Swift’s support of inner functions is one of my favorite features of the language.
Years ago, back in the ’90s, I used to write in UserTalk, the language that powered UserLand Frontier. It was a procedural scripting language — but remarkable for its integration with Frontier’s hierarchical, persistent database. (Storing a string in the database, for example, was just a matter of assigning to a location:
foo.bar = "baz".)
In the early days of web programming, we’d often build a page just by appending to a string. In UserTalk it looked something like this:
htmlText = htmlText + s + "\n"
// …build the rest of the page…
on add(s) bit was the inner function, and it could refer to variables in its enclosing scope.
That’s a simple example, of course — we did more with this feature than just appending to strings, but it gets the idea across.
Before we get to Swift, let’s start where I started, with Objective-C.
Some time last year I wrote a macro processor. The API looked something like this:
@interface MacroProcessor : NSObject
- (instancetype)initWithText:(NSString \*)text values:(NSDictionary \*)d;
@property (nonatomic, readonly) NSString *processedText;
That’s not an uncommon pattern. Initialize an object with some input, and then get the result (via the readonly
I’d call it like this:
MacroProcessor \*macroProcessor = [[MacroProcessor alloc] initWithText:text values:values];
NSString \*processedText = macroProcessor.processedText;
It sure just looks like a function call at that point, right? But weirdly split up into two lines.
So I added a C function to the API to make this more explicit:
TextWithMacrosProcessed(NSString \*text, NSDictionary \*values);
Now I could call it like this, instead:
NSString \*processedText = TextWithMacrosProcessed(text, values);
That C function just wrapped up the two lines (alloc-init MacroProcessor and return
(I could have, alternately, made a class method on MacroProcessor. Either way’s fine.)
Then I thought: well, I have the API I want — a function call — so there’s no need to make
processedText public, so I removed everything but that C function from the .h file. Great. Fine.
That’s the beauty of interfaces, right? The important part is to get the API right. How it works under the hood (creating an object, etc.) is an implementation detail.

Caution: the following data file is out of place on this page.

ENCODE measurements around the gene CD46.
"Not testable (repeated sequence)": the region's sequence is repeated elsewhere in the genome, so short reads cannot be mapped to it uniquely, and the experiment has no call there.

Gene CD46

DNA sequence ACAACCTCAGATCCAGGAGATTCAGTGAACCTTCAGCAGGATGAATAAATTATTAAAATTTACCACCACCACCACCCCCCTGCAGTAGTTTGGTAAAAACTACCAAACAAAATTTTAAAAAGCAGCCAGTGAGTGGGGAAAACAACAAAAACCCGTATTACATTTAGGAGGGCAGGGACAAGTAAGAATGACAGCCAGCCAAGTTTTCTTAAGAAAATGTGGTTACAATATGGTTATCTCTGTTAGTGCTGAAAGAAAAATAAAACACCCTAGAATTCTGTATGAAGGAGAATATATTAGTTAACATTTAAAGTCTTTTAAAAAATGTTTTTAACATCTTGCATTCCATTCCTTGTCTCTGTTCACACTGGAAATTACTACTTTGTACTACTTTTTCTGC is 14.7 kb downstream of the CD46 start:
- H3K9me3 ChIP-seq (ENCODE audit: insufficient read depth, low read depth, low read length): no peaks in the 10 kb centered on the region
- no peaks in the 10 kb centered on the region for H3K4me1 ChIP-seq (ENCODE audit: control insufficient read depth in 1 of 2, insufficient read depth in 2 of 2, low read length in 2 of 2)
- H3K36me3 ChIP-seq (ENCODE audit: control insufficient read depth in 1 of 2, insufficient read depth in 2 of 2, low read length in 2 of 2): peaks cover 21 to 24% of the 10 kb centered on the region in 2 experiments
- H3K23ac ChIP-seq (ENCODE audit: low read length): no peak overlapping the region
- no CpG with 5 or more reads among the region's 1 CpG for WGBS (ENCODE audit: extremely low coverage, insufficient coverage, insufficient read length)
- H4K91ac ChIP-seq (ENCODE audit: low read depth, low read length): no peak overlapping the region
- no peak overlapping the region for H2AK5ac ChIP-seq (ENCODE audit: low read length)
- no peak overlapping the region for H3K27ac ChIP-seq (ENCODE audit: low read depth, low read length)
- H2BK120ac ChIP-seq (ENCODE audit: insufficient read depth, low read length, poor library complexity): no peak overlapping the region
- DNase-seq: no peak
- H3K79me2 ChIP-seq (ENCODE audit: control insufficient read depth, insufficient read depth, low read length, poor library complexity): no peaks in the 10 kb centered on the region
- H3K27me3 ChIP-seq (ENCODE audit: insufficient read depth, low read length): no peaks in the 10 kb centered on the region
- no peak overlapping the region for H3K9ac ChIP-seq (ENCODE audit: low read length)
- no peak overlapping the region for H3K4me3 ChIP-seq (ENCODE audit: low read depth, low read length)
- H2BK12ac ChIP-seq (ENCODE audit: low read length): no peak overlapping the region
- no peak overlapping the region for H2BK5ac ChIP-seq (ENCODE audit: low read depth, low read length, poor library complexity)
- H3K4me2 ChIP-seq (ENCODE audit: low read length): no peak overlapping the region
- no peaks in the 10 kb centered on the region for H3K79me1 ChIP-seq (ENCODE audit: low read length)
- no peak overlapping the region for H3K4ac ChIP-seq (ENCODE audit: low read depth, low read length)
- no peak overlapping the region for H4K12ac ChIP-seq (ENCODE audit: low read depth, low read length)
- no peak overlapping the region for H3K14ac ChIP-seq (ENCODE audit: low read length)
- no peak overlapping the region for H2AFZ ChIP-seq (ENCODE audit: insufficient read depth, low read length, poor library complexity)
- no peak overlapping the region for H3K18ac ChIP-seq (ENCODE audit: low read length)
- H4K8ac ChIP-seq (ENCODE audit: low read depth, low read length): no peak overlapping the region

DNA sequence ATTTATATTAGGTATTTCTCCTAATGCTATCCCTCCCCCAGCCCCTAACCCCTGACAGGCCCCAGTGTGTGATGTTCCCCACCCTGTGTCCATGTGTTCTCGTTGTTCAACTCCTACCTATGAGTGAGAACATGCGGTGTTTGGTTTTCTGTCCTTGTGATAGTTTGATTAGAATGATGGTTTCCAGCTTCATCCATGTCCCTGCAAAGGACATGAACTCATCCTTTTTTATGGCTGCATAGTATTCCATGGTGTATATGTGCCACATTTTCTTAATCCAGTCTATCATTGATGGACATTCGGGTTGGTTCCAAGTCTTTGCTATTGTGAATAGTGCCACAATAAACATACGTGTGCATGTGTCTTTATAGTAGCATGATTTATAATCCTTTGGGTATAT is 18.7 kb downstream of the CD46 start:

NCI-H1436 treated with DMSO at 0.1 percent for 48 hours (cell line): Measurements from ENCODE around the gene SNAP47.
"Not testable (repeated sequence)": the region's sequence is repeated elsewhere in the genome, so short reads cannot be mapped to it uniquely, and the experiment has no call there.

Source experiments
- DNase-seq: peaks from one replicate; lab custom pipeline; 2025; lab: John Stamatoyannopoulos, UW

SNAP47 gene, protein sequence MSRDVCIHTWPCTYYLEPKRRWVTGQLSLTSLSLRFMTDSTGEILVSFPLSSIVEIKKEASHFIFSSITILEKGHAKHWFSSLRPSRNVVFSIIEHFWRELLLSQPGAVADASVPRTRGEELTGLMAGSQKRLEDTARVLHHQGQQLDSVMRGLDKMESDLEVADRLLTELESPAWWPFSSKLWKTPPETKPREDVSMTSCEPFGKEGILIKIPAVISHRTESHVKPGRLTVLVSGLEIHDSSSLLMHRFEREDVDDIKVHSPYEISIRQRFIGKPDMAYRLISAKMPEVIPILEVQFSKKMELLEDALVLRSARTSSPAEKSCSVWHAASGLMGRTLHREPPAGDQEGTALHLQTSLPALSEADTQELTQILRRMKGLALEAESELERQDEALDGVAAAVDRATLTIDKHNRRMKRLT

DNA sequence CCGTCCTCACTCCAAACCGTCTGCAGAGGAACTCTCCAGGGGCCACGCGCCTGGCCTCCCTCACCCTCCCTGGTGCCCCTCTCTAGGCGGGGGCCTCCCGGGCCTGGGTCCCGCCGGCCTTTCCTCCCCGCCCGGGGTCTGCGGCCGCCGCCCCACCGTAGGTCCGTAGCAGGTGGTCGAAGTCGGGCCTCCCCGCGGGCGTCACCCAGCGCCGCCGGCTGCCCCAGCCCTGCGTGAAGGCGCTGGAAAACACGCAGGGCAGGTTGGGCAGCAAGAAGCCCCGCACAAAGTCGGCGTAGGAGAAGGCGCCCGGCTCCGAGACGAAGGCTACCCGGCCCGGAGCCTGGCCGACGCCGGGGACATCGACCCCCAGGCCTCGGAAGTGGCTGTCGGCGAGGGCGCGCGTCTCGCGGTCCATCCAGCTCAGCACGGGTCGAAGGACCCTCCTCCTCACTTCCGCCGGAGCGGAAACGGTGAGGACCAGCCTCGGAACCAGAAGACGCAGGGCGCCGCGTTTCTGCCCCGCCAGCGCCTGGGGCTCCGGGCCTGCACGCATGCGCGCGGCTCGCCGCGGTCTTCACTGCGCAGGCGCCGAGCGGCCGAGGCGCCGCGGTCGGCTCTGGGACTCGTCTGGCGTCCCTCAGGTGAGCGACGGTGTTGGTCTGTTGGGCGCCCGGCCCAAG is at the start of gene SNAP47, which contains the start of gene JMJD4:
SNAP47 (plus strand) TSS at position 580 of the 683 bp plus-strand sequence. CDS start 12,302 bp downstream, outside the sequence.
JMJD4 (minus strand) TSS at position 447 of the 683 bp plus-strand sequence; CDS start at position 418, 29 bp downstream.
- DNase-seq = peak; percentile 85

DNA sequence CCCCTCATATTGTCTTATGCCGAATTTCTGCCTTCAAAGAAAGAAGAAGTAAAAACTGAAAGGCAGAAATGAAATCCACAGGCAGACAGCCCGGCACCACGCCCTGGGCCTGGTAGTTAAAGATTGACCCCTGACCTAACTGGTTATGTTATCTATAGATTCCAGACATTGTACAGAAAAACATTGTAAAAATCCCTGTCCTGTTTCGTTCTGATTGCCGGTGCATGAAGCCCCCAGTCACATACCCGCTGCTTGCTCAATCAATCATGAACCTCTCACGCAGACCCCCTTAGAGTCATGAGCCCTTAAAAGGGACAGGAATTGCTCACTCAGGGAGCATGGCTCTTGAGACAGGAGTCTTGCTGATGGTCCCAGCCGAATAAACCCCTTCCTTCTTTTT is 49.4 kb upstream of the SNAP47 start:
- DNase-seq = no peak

I could have stopped there.
But I didn’t stop there
Let’s be clear: MacroProcessor had unit tests and zero known bugs. It had no side effects. It was good, solid code. A smart developer just moves on to work on something else.
But, since this was part of a Ranchero project (not an Omni app) with no ship date and no hurry, I could allow myself some extra time.
Even though I had the API right, it bothered me that the implementation didn’t feel quite right. After all, if the API is a function, wouldn’t it be ideal if the implementation was also a function?
Is that even possible? I looked at the structure of MacroProcessor, and it was what you’d expect: three properties (initialText, values, and processedText) and a handful of methods.
For some reason it flashed in my head how I’d do this in the old days, back when I was writing UserTalk. There’d be a function with some local variables, and some inner functions that did things, and it would return the final processed text. Like that
buildPage example above.
And it occurred to me that the structure is actually the same: some functions have access to variables that nobody else has access to. Whether that’s an object, or it’s a function with variables and inner functions, amounts to the same thing.
So I approached it that way, and wrote it like I would have in the old days (only in Swift this time), and it worked perfectly. (Still has unit tests, zero known bugs, and no side effects.)
And the API is now
textWithMacrosProcessed(text: String, values: [String: String]) -> String, and the entire thing is just that one function. No object needed.
Good old days, bad old days
So one day I talk about how I don’t want to write code like I did in the old days. And today I’m happy because I’m writing code like the old days.
There’s no contradiction. Some stuff from the old days was awesome, and some was fine, and some was bad. Writing Swift this way to do something that I’d solve with an object in Objective-C — at least in the case where it really ought to be a pure function (takes input, does a thing, doesn’t look at or change anything else, returns output) — is great. Love it.
(Pure functions make me unreasonably excited. I think I get this from my Mom.)